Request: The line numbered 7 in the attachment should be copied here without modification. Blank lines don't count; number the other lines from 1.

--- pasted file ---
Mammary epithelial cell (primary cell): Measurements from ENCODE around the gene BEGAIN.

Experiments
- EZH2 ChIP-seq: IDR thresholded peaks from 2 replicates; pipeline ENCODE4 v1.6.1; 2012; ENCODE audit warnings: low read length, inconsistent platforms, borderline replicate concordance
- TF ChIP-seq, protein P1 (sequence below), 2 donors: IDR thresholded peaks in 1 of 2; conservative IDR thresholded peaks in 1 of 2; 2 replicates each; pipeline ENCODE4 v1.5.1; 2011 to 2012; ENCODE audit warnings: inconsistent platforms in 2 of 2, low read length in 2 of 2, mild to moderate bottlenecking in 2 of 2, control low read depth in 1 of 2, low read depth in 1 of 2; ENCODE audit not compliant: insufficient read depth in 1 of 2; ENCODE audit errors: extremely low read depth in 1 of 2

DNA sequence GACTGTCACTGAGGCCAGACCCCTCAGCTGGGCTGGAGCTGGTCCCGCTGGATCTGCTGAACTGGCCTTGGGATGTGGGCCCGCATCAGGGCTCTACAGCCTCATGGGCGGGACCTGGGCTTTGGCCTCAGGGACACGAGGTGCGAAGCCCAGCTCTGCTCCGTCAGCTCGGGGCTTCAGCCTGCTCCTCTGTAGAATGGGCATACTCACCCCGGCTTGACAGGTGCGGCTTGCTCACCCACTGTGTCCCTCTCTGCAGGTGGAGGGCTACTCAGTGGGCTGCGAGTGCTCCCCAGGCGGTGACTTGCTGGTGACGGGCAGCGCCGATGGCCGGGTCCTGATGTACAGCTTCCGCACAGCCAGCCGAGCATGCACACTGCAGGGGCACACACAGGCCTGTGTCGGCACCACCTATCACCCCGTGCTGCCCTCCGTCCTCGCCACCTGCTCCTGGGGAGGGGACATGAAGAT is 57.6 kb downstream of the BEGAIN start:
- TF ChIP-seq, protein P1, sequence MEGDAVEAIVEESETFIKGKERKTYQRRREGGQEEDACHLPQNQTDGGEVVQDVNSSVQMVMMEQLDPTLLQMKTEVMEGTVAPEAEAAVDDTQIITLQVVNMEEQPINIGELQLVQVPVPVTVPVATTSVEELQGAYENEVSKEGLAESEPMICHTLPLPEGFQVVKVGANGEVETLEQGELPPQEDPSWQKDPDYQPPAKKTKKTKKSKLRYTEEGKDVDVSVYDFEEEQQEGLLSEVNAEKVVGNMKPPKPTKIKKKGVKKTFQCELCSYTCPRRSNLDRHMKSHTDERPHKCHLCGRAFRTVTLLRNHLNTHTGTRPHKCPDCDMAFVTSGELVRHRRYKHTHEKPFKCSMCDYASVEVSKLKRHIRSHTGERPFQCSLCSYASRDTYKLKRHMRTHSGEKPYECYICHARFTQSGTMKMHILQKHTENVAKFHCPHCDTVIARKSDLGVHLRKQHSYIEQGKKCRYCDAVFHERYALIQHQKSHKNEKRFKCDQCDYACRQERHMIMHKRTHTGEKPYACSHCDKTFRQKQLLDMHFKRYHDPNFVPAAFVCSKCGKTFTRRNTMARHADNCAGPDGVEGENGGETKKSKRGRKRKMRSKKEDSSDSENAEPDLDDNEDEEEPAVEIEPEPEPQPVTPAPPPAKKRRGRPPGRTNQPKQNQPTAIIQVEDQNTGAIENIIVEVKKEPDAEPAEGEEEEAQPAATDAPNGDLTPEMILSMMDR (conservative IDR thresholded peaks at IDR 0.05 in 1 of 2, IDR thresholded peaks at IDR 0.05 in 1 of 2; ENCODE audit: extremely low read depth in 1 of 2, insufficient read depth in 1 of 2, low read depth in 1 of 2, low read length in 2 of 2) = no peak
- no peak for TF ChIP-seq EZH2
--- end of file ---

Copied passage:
- no peak for TF ChIP-seq EZH2